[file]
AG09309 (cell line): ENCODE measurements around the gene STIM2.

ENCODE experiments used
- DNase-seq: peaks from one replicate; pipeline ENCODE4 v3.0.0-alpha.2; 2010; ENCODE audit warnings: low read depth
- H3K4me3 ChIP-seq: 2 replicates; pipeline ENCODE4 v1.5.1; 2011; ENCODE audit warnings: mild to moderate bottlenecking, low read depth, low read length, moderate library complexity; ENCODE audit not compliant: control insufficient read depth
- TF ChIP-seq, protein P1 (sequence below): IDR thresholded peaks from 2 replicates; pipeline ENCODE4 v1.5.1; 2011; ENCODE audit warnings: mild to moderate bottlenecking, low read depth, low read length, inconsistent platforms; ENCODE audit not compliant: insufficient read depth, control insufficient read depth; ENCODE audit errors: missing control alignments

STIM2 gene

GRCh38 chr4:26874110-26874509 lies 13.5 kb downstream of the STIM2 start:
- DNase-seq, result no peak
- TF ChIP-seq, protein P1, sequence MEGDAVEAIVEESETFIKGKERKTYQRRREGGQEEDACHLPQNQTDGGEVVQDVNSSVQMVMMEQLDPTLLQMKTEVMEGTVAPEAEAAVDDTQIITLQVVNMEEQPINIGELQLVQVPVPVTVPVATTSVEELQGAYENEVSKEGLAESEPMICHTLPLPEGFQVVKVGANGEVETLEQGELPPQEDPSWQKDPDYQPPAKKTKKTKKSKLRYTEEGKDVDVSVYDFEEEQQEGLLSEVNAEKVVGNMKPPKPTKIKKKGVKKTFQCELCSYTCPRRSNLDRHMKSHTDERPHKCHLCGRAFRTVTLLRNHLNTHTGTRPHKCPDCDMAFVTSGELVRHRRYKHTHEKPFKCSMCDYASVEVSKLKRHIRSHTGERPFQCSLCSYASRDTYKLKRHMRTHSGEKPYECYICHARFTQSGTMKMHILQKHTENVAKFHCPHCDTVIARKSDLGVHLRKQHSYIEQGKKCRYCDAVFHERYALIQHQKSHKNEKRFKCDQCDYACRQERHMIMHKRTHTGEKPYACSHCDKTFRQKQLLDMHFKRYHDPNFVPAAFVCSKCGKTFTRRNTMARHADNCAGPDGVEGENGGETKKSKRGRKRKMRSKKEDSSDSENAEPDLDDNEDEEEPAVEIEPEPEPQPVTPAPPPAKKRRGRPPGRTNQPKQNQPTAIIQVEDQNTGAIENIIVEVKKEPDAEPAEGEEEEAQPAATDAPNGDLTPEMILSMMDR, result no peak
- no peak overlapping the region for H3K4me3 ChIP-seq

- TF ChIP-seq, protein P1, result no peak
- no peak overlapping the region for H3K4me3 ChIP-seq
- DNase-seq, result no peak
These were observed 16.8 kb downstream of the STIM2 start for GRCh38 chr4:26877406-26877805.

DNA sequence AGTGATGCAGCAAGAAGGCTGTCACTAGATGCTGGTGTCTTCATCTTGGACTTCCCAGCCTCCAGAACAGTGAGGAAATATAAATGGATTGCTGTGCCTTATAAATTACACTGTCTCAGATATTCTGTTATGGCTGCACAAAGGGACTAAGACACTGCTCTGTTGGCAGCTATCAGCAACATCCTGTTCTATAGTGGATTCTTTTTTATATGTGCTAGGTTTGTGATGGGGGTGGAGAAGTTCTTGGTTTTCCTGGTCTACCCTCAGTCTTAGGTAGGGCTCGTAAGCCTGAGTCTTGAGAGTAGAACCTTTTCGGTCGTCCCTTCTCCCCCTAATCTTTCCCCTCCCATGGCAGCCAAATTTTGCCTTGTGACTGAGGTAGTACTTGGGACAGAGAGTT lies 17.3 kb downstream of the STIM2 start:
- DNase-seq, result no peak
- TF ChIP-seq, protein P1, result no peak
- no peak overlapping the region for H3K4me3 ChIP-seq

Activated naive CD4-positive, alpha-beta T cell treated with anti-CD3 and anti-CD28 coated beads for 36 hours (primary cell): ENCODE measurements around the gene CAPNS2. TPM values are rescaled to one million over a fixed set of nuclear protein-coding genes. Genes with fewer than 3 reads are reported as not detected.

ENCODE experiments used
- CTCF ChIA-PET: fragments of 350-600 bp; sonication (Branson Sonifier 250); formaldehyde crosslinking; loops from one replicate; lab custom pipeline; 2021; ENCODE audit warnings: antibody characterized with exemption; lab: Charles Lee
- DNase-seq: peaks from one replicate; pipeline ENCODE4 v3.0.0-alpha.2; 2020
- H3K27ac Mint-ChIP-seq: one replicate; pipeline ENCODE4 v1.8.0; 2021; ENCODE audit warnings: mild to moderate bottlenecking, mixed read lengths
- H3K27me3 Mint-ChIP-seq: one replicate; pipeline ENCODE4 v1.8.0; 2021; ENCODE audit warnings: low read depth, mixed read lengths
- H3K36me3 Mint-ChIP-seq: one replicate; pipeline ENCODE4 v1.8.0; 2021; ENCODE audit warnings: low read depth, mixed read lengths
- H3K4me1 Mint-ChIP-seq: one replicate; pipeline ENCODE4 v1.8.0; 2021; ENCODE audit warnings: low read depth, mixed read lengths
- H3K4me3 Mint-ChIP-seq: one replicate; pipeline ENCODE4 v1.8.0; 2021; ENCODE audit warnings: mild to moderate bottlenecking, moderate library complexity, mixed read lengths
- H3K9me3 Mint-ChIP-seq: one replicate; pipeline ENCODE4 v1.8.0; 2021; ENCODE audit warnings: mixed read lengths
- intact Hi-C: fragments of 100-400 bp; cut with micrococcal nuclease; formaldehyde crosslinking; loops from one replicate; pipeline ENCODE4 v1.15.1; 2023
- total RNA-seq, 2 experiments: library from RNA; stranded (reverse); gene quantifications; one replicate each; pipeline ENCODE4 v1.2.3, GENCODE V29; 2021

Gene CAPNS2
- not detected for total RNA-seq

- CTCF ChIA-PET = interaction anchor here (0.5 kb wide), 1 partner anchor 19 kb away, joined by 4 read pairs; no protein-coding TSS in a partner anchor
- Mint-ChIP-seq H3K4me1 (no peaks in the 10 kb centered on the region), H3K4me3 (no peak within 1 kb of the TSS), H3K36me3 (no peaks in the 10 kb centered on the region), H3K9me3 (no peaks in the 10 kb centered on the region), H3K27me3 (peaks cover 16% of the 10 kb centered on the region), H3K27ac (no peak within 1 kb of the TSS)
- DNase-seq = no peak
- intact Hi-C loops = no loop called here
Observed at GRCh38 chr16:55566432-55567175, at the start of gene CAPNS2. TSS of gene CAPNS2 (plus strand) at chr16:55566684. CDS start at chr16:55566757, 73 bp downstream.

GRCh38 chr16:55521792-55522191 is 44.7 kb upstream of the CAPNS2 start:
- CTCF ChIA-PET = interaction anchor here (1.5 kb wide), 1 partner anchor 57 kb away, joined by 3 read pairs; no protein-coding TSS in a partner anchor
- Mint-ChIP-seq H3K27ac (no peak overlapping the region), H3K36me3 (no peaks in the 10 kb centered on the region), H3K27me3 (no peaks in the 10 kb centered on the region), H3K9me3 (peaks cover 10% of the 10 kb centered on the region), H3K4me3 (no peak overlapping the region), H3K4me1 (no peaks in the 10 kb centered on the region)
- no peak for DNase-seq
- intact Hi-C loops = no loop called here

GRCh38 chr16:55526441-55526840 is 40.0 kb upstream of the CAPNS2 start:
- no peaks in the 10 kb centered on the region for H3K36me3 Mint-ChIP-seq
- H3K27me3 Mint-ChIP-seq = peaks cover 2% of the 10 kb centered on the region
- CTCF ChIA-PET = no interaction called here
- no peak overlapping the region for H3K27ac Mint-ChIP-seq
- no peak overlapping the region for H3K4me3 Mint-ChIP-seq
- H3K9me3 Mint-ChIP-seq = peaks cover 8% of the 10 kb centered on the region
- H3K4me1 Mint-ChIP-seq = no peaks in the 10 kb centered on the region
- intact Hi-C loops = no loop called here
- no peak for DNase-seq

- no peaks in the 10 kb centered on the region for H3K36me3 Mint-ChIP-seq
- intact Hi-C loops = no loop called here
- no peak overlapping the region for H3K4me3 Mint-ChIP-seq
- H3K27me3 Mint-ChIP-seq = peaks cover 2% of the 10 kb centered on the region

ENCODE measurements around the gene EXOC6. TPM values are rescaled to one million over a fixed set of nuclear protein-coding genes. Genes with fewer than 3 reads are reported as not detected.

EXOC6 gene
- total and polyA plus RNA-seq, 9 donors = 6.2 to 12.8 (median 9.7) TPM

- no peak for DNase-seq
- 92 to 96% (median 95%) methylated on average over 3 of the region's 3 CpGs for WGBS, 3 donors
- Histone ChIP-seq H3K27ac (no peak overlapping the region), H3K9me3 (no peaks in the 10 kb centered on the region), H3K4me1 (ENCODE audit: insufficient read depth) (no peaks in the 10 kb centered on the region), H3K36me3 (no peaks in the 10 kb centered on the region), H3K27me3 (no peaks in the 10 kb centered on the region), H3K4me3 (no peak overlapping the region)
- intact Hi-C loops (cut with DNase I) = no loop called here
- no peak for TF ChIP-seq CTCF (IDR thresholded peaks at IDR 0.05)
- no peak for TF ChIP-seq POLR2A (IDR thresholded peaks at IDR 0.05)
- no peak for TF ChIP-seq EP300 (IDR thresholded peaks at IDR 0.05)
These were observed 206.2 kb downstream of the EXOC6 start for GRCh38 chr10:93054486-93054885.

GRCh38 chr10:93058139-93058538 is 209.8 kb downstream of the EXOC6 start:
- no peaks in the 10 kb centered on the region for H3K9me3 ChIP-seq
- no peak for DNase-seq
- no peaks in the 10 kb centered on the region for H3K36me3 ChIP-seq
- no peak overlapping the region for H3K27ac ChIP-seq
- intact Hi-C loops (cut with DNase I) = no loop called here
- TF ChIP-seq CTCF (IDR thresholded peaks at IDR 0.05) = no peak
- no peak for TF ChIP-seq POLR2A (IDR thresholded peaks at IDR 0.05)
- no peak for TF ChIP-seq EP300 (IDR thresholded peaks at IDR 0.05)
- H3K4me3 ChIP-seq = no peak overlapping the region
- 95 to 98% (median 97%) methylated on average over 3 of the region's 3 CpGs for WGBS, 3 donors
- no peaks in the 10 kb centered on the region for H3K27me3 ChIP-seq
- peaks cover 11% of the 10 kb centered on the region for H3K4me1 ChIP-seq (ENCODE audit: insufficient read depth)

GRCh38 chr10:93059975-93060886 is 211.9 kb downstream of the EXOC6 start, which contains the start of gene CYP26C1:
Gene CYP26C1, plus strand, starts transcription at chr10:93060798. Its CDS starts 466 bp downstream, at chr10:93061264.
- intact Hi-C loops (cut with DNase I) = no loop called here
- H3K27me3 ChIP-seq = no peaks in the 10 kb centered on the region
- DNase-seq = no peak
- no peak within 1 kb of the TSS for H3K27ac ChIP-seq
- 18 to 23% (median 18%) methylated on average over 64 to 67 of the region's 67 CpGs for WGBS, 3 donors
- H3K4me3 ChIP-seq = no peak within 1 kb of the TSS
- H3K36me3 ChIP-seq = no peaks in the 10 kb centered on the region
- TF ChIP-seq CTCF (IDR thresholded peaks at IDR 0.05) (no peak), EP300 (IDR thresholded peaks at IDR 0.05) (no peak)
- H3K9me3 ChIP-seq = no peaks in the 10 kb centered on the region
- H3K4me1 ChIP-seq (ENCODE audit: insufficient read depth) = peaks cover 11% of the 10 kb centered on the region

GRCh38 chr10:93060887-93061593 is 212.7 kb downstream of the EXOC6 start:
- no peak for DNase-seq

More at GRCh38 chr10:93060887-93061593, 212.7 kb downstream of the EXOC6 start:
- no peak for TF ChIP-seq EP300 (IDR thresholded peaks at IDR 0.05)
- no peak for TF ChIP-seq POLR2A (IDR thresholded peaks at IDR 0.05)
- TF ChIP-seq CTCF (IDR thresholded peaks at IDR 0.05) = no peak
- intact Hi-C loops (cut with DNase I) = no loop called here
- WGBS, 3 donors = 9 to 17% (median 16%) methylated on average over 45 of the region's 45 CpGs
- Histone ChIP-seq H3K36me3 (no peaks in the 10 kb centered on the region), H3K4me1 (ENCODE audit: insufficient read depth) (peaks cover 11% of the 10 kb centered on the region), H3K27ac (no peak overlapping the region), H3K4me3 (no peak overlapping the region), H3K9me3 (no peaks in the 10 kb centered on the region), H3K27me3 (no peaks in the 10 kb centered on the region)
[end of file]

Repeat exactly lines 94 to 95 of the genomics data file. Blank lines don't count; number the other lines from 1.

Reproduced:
- no peak for DNase-seq

More at GRCh38 chr10:93060887-93061593, 212.7 kb downstream of the EXOC6 start: